Closing a Long Position and Then Shorting It Right After?

Discussion in 'ETFs' started by DaveDoggyDogg, Apr 6, 2017.

  1. Sorry for the stupid question but im learning and i not trying to do anything illegal and go to jail or get fined, im poor enough as it is.

    i hear about pump and dump being illegal and im kinda confused, but i was wondering if, i buy a stock and then close the position and collect my gains and then SHORT it right after on the same day with a daytrading account that has the shorts available?

    example: i buy BAC for 24.00 then sell BAC 24.25 for a profit and then immedialty short it at 24.24 and then close the short position at 24.15, and then buy BAC again at 24.16 and sell at 24.25 again.....ALL IN THE SAME DAY?
  2. tommcginnis


    Welcome to trading.

    (Just make sure you have a stop-loss in place.)
  3. speedo


    Adding to what Tom said...make sure you have a clear reason and trade management rules to go long or short.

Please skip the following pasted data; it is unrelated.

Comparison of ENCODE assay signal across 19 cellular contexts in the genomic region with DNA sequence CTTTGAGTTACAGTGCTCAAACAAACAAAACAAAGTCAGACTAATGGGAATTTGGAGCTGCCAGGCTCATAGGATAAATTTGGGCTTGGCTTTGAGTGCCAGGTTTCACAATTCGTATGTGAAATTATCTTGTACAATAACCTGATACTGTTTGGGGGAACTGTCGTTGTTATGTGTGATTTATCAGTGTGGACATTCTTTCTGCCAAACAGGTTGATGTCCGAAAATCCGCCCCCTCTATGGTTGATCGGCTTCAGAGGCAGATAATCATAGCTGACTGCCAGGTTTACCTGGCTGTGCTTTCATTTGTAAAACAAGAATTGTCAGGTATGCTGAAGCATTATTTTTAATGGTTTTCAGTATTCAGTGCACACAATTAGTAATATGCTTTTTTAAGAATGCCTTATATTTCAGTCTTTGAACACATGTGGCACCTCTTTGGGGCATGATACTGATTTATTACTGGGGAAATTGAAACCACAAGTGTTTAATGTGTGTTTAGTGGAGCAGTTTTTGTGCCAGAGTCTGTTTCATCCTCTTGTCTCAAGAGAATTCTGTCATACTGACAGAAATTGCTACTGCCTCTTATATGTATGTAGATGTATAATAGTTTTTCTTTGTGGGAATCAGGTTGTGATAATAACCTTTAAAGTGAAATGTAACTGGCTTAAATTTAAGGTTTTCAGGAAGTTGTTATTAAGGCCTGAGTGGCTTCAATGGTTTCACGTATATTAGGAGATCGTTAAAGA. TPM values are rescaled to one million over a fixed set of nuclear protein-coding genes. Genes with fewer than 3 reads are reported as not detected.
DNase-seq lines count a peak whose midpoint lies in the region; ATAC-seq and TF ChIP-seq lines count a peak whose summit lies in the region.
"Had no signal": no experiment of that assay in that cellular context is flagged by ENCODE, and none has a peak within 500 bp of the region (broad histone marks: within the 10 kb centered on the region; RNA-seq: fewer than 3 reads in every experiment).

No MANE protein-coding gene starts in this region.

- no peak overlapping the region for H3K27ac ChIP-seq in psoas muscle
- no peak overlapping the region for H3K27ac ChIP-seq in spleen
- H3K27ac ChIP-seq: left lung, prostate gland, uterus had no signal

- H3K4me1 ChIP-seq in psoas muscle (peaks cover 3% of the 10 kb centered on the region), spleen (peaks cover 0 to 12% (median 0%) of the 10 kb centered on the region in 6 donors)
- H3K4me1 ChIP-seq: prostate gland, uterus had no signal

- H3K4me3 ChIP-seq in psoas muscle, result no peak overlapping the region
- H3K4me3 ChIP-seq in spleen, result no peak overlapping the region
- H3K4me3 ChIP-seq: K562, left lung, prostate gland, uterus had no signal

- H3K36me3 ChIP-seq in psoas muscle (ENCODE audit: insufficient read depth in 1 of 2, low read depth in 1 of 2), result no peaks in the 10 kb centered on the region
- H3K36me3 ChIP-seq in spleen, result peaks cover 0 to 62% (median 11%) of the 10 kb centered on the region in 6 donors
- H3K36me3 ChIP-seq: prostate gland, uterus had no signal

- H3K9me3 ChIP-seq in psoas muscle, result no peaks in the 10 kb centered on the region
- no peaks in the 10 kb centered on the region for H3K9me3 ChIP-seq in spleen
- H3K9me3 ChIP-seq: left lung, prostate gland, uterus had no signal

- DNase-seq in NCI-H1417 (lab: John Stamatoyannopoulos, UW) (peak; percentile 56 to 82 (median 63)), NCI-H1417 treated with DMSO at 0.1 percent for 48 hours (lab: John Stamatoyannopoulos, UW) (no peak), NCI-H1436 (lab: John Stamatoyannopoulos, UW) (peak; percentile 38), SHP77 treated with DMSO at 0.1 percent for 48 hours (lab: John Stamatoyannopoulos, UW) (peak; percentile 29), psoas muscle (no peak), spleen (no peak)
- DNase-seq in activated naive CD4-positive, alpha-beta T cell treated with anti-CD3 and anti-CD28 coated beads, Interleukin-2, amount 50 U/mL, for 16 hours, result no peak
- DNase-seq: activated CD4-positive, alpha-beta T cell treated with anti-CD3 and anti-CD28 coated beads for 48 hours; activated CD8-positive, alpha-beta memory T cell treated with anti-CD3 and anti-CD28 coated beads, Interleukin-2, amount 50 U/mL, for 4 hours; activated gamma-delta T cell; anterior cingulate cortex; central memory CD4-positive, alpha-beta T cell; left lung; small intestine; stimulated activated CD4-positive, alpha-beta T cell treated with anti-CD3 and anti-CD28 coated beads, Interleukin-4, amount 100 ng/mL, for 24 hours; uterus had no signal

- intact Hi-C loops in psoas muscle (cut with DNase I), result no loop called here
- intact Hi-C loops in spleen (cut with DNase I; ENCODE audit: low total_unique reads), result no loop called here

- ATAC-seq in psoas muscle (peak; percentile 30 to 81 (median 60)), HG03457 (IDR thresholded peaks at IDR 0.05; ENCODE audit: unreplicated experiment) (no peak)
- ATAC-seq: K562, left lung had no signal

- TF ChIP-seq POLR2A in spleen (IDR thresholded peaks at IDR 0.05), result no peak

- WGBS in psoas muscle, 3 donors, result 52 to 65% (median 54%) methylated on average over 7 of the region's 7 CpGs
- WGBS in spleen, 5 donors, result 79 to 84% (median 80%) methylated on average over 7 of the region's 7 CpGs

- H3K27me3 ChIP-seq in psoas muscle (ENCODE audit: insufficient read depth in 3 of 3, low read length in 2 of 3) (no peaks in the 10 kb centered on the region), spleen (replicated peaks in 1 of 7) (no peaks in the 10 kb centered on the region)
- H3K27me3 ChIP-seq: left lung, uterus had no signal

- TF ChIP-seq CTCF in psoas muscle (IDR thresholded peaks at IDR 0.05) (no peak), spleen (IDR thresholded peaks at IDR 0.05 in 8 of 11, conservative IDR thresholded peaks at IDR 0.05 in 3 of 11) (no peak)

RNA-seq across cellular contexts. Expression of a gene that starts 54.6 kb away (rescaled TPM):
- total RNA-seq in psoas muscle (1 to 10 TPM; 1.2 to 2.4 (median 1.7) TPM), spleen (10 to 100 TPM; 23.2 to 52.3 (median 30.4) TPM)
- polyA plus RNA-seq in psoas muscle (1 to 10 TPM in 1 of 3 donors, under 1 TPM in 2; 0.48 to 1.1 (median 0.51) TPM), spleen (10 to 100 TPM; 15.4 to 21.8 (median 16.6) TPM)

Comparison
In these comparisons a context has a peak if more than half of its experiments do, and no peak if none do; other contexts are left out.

4. no problem at all... some flat rate brokers let you do both at the same time for the same fee, e.g. if you are long 100 - sell 200, now you are short 100
    Hooter likes this.
  5. Turveyd


    Pump and dump, is when you lie about the stock to make it gain value then sell out, your not big enough to count / affect the stock at all, do as you wish.
  6. JSOP


    What you are doing is PERFECTLY LEGAL. Rest assured that you will NEVER go to jail for this.

    Pump & Dump refers to a scam or fraud scheme where the fraudster, knowing that a company is just an ordinary company or even in financial, acquires a sizable position in the company, and then actively promote it to be winner to unknowing investors on a massive scale to artificially inflate its price to an grossly overstated value, known as the "Pump" and then at the highest price, sell all of his/her positions causing the price to come crashing down to its original value, hence the "Dump". While the fraudster has amassed a huge fortune by this scheme, all the investors who've bought the stock are left holding the bag with the worthless crap of the stock. Watch the movie "Wolf of Wall Street" and you will see examples of it.

    What you are doing is just normal daytrading. As long as what you are doing is NOT based on insider information, you are fine.
  7. Robert Morse

    Robert Morse Sponsor

    Just day-trading. You need an account of $25,000 or more.

  8. bookish


    It seems like if an amateur were to try this they would most likely loose. Am I right?
  9. tommcginnis


    Define "this".....
  10. _eug_


    Some trading platforms have a reverse position button or hot key. Comes in handy sometimes.
    #10     Apr 6, 2017